Va. Tech Stomps Away With Win

By Mark Schlabach
Washington Post Staff Writer
Tuesday, January 3, 2006

JACKSONVILLE, Fla., Jan. 2 -- Late in the first quarter of Monday's Gator Bowl, Virginia Tech's football team was imploding at Alltel Stadium for the second time in 31 days. The No. 12 Hokies had just given up a second touchdown pass to No. 15 Louisville, and Virginia Tech all-American cornerback Jimmy Williams had been ejected for bumping an official.

By halftime, the Hokies trailed by a touchdown and had committed five personal fouls or unsportsmanlike conduct penalties, which did not include perhaps the most egregious act, Hokies quarterback Marcus Vick's stomping on the knee of defensive end Elvis Dumervil, which was not seen by the game officials.

But after a stern lecture by Coach Frank Beamer, the Hokies (11-2) regained their composure in the second half and, behind a bruising running game and a resurgent defense, rallied for a 35-24 victory. It is only the third time Virginia Tech has won 11 games or more in a season, and the Hokies ended a two-game losing streak in bowl games.

The Hokies were penalized five times for 75 yards during the first half, each of the infractions setting them back 15 yards. It was all too reminiscent of their 27-22 loss to unranked Florida State in the ACC championship game on Dec. 3, which cost Virginia Tech an automatic berth in a lucrative Bowl Championship Series game. The Hokies were penalized a season-high 17 times for 143 yards in that game, their highest total in penalty yards since 1983.

Early in the first half against the Cardinals, it seemed Virginia Tech would easily surpass that dubious mark. After Louisville quarterback Hunter Cantwell threw a 39-yard touchdown pass to Joshua Tinch to give Louisville a 14-3 lead with 2 minutes 53 seconds to play in the first quarter, Williams was pushed in the back by a Cardinals player. An official grabbed Williams to pull him away, and the senior spun out of the official's grasp. Williams was penalized 15 yards for unsportsmanlike conduct and was ejected from the game.

"I just spun out of the ref's hands," Williams said. "I didn't say anything to him. It's cool."

Officials never saw Vick's act, which occurred with Louisville leading 17-10 with about 1 1/2 minutes left in the first half. After scrambling for a nine-yard gain, Vick was tackled by Dumervil, who led Division I-A with 20 sacks this season. After Vick stood up, he looked down at Dumervil, raised his right leg and stomped on the back of Dumervil's left knee.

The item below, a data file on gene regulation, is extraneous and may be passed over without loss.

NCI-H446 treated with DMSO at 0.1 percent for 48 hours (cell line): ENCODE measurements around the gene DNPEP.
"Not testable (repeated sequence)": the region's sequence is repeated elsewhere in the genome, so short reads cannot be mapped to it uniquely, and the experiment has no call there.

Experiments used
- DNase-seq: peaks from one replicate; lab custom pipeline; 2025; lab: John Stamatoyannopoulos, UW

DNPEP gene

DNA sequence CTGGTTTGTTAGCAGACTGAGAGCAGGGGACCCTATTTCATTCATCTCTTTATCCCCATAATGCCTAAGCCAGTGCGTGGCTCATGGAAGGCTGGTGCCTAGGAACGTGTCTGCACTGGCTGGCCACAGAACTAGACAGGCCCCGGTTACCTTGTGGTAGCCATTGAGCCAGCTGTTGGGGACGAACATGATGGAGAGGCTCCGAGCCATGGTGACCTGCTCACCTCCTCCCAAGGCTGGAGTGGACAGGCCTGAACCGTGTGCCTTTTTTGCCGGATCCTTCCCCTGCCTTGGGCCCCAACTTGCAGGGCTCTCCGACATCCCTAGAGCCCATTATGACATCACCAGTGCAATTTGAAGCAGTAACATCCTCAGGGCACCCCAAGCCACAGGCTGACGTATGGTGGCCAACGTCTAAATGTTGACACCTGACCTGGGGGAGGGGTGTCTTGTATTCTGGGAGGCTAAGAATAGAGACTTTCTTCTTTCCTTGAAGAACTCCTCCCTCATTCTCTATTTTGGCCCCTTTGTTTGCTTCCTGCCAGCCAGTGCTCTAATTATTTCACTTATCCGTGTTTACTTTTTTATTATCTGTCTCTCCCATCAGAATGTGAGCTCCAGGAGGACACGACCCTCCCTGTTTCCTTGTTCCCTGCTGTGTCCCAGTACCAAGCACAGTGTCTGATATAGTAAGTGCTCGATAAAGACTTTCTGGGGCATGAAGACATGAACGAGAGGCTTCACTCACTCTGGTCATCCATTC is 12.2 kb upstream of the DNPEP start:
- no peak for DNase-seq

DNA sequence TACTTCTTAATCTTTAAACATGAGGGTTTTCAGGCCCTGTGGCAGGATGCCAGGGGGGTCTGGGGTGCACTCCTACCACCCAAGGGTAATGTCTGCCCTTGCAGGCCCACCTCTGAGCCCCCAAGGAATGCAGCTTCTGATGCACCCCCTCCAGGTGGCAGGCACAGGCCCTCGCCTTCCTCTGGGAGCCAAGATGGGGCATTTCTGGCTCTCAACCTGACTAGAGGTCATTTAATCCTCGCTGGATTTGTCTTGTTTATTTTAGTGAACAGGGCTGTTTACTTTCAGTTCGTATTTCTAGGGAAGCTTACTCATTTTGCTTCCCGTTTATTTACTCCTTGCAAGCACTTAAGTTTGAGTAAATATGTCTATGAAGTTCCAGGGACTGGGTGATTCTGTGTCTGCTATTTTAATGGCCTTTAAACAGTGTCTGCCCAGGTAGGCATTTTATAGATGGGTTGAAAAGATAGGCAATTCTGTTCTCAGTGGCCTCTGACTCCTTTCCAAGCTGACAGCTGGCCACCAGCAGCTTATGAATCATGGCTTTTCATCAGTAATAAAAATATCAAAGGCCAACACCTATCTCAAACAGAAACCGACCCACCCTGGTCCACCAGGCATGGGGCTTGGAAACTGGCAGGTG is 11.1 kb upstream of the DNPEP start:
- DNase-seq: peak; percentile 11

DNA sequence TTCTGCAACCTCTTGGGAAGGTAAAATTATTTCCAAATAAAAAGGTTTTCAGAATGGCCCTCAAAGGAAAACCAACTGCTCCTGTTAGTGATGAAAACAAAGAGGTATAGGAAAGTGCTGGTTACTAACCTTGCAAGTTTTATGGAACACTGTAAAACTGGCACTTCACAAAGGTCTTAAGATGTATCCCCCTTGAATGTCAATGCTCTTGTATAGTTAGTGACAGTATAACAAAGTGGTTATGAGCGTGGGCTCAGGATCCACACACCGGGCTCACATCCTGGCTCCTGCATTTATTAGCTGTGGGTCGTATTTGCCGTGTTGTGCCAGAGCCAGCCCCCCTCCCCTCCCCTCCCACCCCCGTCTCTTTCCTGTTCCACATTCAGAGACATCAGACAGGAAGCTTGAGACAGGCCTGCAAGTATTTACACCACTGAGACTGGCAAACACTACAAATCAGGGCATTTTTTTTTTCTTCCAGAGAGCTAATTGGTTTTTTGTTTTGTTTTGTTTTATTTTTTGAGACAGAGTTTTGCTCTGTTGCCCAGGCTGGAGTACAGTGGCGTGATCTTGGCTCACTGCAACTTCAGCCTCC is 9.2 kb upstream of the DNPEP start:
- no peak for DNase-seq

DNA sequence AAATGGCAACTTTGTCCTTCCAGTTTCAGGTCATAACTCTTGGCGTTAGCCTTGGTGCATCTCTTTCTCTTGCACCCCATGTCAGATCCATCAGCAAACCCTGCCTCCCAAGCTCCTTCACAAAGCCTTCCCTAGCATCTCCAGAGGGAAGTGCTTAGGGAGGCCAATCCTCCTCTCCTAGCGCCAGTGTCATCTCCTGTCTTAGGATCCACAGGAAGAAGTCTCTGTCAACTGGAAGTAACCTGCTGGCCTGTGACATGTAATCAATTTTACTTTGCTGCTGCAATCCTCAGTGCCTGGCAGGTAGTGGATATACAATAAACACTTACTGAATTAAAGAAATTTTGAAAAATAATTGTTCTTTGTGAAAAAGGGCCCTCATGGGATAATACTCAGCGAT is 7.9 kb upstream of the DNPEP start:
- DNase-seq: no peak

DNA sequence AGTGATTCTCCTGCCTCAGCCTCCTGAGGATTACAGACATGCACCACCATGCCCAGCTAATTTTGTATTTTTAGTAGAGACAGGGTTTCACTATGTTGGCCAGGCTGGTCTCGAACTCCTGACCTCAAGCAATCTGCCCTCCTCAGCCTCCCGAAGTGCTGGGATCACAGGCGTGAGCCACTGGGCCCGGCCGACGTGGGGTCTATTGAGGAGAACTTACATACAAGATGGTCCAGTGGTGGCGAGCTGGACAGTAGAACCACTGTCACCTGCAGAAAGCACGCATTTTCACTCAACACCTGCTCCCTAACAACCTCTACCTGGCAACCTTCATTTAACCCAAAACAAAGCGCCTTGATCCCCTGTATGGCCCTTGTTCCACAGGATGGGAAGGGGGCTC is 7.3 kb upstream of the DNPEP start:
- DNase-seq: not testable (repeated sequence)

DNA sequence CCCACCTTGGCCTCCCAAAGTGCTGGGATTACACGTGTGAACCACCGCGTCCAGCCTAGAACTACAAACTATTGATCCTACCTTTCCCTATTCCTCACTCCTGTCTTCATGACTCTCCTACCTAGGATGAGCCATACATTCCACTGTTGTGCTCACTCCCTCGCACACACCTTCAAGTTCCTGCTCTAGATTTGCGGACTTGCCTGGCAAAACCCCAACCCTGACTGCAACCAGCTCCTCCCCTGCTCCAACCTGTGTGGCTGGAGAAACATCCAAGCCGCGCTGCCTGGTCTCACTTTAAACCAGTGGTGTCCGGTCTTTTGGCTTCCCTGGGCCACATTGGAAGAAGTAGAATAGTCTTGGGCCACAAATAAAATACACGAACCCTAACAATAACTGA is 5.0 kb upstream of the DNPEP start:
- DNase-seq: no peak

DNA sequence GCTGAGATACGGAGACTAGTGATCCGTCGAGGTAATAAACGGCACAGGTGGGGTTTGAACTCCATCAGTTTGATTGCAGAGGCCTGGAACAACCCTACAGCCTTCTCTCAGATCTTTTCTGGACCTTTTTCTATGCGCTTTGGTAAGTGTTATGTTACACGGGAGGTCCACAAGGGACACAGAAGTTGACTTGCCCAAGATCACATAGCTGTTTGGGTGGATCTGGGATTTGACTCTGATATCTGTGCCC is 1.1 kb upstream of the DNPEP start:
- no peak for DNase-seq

Fans sitting in the Louisville seating sections booed when the play was replayed on the video screen on the stadium scoreboard. As the teams left the field at intermission, several Louisville players attempted to go after Vick, but they were blocked by coaches and security personnel.

The play sullied what was one of Vick's better performances of the season, at least during the second half. Vick completed only three of his first 11 passes for 42 yards and was sacked twice in the first half. But after cornerback Roland Minor (H.D. Woodson) intercepted Cantwell's deep pass and returned it 25 yards to the Hokies 46 with 7 minutes 46 seconds left in the second quarter, Vick found his rhythm. He completed a 19-yard pass to tight end Jeff King on third and 12 and then threw a 33-yard touchdown to sophomore Justin Harper two plays later. Brandon Pace's extra point cut Louisville's lead to 14-10 with 5:06 to play in the first half.

Louisville went ahead 24-13 early in the fourth quarter, but then Vick threw a 54-yard pass to David Clowney and tailback Cedric Humes scored on a 24-yard run on the next play. Vick threw a pass to Josh Morgan for a two-point conversion, making it 24-21 with 13:04 remaining. After defensive end Chris Ellis sacked Cantwell and forced him to fumble, Vick threw a 48-yard pass to Clowney on the Hokies' ensuing offensive play. On second and goal, he threw a five-yard touchdown to King, and Pace's extra point gave the Hokies a 28-24 lead with 6:09 left.

On Louisville's next possession, linebacker James Anderson intercepted Cantwell's pass and returned it 39 yards down the right sideline for a touchdown to seal the victory.

"Marcus settled down and played great," King said. "I think that kind of sums up the game for all of us. We played out of character and got penalties and showed our [rears] for a little while."

Vick finished 11 for 21 for 203 yards and the two touchdowns, but those exploits did not garner the same attention afterward as the apparent attempt to hurt Dumervil.

"It basically shows he's a no-character person," Dumervil said after the game. "My left knee still hurts. He was talking garbage the whole game. In fact, he kept getting worse. He said, 'For a defensive end, you sure are short.' It just shows he doesn't have any class."

Virginia Tech officials said Vick tried to apologize to Dumervil after the game. Beamer said he would watch film of the play to determine whether Vick will be disciplined.

Vick said he told Dumervil "it was an accidental play, and I didn't intend to do it on purpose." Vick declined to comment further on the play, despite repeated questions from reporters after the game.

"There's no room for that in the game," Virginia Tech quarterbacks coach Kevin Rogers said. "It's flat embarrassing. I don't coach that way, and I don't expect him to play that way. It's out of character and you can't rationalize that in any way, shape or form, and he knows that."

Said Louisville Coach Bobby Petrino: "It's really unfortunate. You hate to have something like that happen. You hate to have kids at home seeing that happen. I just think it's unfortunate that everybody in the stadium saw it and the officials didn't."

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